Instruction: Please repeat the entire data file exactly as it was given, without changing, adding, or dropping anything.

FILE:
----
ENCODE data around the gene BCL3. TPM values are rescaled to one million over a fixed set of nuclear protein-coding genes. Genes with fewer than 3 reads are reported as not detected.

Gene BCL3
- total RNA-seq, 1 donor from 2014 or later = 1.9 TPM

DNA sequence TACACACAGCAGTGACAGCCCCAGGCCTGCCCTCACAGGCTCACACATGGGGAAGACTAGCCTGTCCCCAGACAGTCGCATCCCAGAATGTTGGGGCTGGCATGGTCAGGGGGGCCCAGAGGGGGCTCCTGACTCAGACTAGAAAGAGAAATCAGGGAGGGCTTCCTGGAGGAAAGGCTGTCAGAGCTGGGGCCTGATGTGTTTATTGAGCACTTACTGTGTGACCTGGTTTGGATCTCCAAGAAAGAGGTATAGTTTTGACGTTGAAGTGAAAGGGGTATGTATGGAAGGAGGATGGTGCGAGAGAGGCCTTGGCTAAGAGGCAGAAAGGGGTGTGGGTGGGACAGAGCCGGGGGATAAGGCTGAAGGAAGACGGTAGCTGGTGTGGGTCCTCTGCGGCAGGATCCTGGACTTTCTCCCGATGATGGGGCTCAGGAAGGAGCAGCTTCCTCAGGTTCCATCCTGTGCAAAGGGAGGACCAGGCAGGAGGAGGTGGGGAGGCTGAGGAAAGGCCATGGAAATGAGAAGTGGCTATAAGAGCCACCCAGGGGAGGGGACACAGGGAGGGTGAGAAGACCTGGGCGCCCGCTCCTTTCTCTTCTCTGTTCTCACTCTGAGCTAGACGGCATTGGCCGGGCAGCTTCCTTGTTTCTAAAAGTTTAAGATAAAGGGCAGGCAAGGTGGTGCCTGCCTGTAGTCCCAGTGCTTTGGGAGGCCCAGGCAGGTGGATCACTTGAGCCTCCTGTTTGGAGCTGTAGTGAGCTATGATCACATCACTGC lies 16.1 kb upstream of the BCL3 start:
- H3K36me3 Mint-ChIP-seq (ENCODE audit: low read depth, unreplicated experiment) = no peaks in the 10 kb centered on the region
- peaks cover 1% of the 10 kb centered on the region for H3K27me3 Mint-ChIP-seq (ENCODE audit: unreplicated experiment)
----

ENCODE data around the gene BCL3. TPM values are rescaled to one million over a fixed set of nuclear protein-coding genes. Genes with fewer than 3 reads are reported as not detected.

Gene BCL3
- total RNA-seq, 1 donor from 2014 or later = 1.9 TPM

DNA sequence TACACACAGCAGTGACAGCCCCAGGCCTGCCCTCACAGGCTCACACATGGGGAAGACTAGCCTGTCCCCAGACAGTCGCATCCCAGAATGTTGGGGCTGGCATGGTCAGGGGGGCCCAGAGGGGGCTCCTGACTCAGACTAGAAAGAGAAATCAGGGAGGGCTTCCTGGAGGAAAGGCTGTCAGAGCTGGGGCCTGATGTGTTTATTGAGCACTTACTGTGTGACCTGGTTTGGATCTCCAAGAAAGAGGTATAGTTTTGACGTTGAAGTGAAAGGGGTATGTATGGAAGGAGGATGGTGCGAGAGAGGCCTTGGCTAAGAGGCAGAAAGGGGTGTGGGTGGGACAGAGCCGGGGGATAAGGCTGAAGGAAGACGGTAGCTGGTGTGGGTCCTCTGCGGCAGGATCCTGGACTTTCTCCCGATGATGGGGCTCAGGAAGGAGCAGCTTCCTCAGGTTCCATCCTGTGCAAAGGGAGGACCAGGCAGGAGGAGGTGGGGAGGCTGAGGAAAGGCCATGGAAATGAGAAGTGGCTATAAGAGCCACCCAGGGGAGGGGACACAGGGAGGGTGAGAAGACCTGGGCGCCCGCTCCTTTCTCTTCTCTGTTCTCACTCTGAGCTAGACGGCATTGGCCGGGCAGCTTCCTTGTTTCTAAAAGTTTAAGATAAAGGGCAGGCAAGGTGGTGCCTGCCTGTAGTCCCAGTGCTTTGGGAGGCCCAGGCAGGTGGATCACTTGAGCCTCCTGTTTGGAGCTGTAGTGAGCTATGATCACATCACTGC lies 16.1 kb upstream of the BCL3 start:
- H3K36me3 Mint-ChIP-seq (ENCODE audit: low read depth, unreplicated experiment) = no peaks in the 10 kb centered on the region
- peaks cover 1% of the 10 kb centered on the region for H3K27me3 Mint-ChIP-seq (ENCODE audit: unreplicated experiment)